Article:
Cluster Group Start Ordering on Windows Server 2016

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When Windows Server 2016 was released Microsoft brought us a new feature I personally have been waiting for since I first started with Hyper-V on Windows Server 2008 R2. That feature is Virtual Machine Start Ordering.

What is Virtual Machine Start Ordering?

Virtual Machine Start Ordering enables us to make dependencies between VMs or Groups of VMs to make sure that they start in the correct order. Let's imagine we have a three-tier application that uses web servers, database servers and identity servers. If all the VMs were off due to a failure and we tried to start the web servers, thanks to Virtual Machine Start Ordering and dependencies the identity servers would start and then the database servers and finally the web servers. All this just by starting one web server. Now, how cool is that?

The Functions and Cmdlets

This new feature can only be managed by PowerShell. To get a list of the new PowerShell CMDLets open an elevated PowerShell window and type:

Get-Command “ClusterGroup”

You will notice ClusterGroup in every command. So what is a Cluster Group? A Cluster Group is just a Cluster role, such as Virtual Machine, DHCP server, etc. A Set is a group of one or more Virtual Machines usually a group of servers doing the same thing, like databases.

New-ClusterGroupSet: Creates a new Set

Get-ClusterGroupSet: Gets information about Sets

Set-ClusterGroupSet: Edits a Set

Remove-ClusterGroupSet: Removes a Set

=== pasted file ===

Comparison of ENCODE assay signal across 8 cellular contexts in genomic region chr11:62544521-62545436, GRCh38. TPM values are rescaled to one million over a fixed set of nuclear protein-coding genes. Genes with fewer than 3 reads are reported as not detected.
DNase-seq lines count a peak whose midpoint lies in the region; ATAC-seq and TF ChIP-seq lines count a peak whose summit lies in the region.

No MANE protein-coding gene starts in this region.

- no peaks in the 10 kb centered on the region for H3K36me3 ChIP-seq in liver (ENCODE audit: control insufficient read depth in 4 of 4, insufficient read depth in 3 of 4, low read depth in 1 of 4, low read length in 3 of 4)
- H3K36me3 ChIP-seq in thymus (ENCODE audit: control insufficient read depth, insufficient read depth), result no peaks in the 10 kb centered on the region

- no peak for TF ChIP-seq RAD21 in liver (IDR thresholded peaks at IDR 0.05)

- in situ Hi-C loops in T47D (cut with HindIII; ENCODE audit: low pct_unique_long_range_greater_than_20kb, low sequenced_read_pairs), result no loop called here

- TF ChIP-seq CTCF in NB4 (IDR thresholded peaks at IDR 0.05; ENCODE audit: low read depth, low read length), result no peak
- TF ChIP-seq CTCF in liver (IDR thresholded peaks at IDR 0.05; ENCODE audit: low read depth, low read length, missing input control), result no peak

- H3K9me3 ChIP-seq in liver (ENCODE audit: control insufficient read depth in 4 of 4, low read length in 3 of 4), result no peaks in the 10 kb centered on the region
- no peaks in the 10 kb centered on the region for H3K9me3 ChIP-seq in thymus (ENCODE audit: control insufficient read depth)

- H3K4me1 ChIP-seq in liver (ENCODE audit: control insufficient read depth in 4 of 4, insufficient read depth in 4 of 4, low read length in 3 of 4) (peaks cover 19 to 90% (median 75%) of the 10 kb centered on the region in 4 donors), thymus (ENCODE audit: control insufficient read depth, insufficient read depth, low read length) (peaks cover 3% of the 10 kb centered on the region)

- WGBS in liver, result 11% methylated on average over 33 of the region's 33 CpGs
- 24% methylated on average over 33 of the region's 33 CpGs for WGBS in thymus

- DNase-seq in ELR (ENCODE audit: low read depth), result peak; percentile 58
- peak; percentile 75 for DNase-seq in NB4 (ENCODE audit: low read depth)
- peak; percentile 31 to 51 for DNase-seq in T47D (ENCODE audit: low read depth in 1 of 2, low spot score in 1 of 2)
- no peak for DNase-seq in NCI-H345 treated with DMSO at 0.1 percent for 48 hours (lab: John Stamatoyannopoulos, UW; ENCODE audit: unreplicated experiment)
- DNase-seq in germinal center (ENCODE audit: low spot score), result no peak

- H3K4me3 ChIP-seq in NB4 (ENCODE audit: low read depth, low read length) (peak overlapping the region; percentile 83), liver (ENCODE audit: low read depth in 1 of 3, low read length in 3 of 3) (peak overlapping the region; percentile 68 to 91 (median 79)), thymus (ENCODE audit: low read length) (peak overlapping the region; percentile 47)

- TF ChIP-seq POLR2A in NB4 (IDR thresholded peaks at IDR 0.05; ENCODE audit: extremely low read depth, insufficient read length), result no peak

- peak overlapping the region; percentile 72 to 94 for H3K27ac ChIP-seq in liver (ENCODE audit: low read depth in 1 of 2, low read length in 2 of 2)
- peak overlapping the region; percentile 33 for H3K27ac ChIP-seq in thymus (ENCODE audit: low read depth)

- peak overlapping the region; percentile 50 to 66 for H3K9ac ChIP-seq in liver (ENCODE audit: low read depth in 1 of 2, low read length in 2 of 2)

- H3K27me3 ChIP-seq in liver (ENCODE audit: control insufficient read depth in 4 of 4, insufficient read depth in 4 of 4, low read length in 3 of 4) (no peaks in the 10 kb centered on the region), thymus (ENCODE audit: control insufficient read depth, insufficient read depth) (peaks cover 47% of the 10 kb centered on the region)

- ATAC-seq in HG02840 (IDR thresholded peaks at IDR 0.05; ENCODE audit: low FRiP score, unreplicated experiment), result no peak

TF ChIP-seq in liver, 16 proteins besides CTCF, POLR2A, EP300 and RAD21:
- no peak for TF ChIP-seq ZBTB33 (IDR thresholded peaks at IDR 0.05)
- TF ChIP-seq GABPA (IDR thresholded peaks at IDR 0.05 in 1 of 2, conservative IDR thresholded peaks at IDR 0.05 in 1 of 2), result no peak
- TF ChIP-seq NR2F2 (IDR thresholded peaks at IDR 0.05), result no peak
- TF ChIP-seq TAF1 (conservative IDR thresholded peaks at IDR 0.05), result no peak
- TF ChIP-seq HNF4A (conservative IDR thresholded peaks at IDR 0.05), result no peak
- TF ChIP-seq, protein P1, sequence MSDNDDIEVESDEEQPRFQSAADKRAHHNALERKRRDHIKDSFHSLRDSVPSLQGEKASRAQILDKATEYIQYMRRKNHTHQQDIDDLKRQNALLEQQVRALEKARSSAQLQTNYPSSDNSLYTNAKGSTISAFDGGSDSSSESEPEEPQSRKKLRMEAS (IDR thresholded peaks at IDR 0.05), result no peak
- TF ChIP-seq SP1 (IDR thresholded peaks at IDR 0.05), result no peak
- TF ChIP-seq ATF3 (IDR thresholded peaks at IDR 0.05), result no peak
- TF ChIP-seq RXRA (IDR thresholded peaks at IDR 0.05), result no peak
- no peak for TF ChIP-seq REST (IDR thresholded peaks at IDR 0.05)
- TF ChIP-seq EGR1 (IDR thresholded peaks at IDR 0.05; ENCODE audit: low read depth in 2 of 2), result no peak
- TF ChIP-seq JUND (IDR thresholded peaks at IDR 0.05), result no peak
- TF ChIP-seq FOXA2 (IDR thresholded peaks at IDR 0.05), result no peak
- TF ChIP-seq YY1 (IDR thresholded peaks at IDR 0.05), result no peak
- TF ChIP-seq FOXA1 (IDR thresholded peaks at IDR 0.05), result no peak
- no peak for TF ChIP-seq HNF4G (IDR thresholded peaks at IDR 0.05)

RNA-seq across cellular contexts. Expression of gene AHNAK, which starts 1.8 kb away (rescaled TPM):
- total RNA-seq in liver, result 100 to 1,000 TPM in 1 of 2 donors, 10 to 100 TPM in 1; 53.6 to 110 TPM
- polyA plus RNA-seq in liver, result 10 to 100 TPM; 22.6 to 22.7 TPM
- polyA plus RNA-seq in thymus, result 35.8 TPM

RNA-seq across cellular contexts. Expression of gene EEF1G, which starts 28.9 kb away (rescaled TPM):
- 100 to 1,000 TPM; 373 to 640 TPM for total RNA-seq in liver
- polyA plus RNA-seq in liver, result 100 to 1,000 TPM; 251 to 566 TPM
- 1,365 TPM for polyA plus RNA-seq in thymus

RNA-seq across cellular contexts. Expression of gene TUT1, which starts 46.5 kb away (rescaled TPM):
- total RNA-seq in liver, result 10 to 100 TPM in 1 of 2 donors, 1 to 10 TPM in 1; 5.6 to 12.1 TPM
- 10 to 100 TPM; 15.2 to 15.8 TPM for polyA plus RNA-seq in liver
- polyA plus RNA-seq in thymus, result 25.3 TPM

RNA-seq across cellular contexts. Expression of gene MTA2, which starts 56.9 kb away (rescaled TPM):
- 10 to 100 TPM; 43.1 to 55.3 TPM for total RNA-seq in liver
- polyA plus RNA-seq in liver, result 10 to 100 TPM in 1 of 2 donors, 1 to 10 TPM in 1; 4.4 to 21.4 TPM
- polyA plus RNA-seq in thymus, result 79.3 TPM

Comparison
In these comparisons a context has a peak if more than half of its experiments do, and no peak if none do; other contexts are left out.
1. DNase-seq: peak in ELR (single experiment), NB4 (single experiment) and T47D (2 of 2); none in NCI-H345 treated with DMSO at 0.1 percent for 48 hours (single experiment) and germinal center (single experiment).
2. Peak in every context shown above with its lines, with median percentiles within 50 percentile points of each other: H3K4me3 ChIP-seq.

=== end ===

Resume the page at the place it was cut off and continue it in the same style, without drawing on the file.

Add-ClusterGroupToSet: Add Cluster Group to a Set

Remove-ClusterGroupFromSet: Remove Cluster Group from a Set

Add-ClusterGroupSetDependency: Add a dependency

Get-ClusterGroupSetDependency: Lists current dependencies

Remove-ClusterGroupSetDependency: Removes a dependency

Add-ClusterGroup: Create a Cluster Group

Get-ClusterGroup: List all current Cluster Groups

Move-ClusterGroup: Move Cluster Group to different host

Remove-ClusterGroup: Removes Cluster Group

Start-ClusterGroup: Starts Cluster Group

Stop-ClusterGroup: Stops Cluster Group

Create and Manage Cluster Group Sets

To create the Sets we are going to use the below PowerShell. For this article, I am creating three Sets called, Identity, Database and Web.

#Cluster Name

$Cluster="PIXEL-CLUSTER"

#Create Cluster Group SET (Identity)

New-ClusterGroupSet -CimSession $Cluster -Name "Identity Set 1" -Verbose

#Create Cluster Group SET (Database)

New-ClusterGroupSet -CimSession $Cluster -Name "Database Set 1" -Verbose

#Create Cluster Group SET (Web)

New-ClusterGroupSet -CimSession $Cluster -Name "Web Set 1" -Verbose

#List Cluster Group SET

Get-ClusterGroupSet -CimSession $Cluster | ft Name, StartupCount, StartupDelaytrigger -AutoSize

In the above image, you will notice that we have the default settings for StartupCount and StartupDelayTrigger. To correct this we use the following PowerShell.

#Set properties for VM SETS

Set-ClusterGroupSet -CimSession $Cluster -Name "Identity Set 1" -IsGlobal 1 -Verbose

Set-ClusterGroupSet -CimSession $Cluster -Name "Database Set 1" -StartupDelayTrigger Online -StartupCount 0 -Verbose

Set-ClusterGroupSet -CimSession $Cluster -Name "Web Set 1" -StartupDelayTrigger Online -StartupCount 0 -Verbose

#List Cluster Group SET

Get-ClusterGroupSet -CimSession $Cluster | ft Name, StartupCount, StartupDelaytrigger -AutoSize

In the above code, you will see that we have set the Identity Set 1 group to Global. Global is used for groups you want to start before any other group. This is mostly used for Domain Controllers, DNS Servers etc. For the other two groups, we have set StartupDelayTrigger to Online. This means the group will wait until the group has reached an online state. You could use Delay, which is the default. This will allow you to define how many seconds the group should wait before it starts. The default is 20. If you want to change that you can use the StartupDelay switch and set the value you want.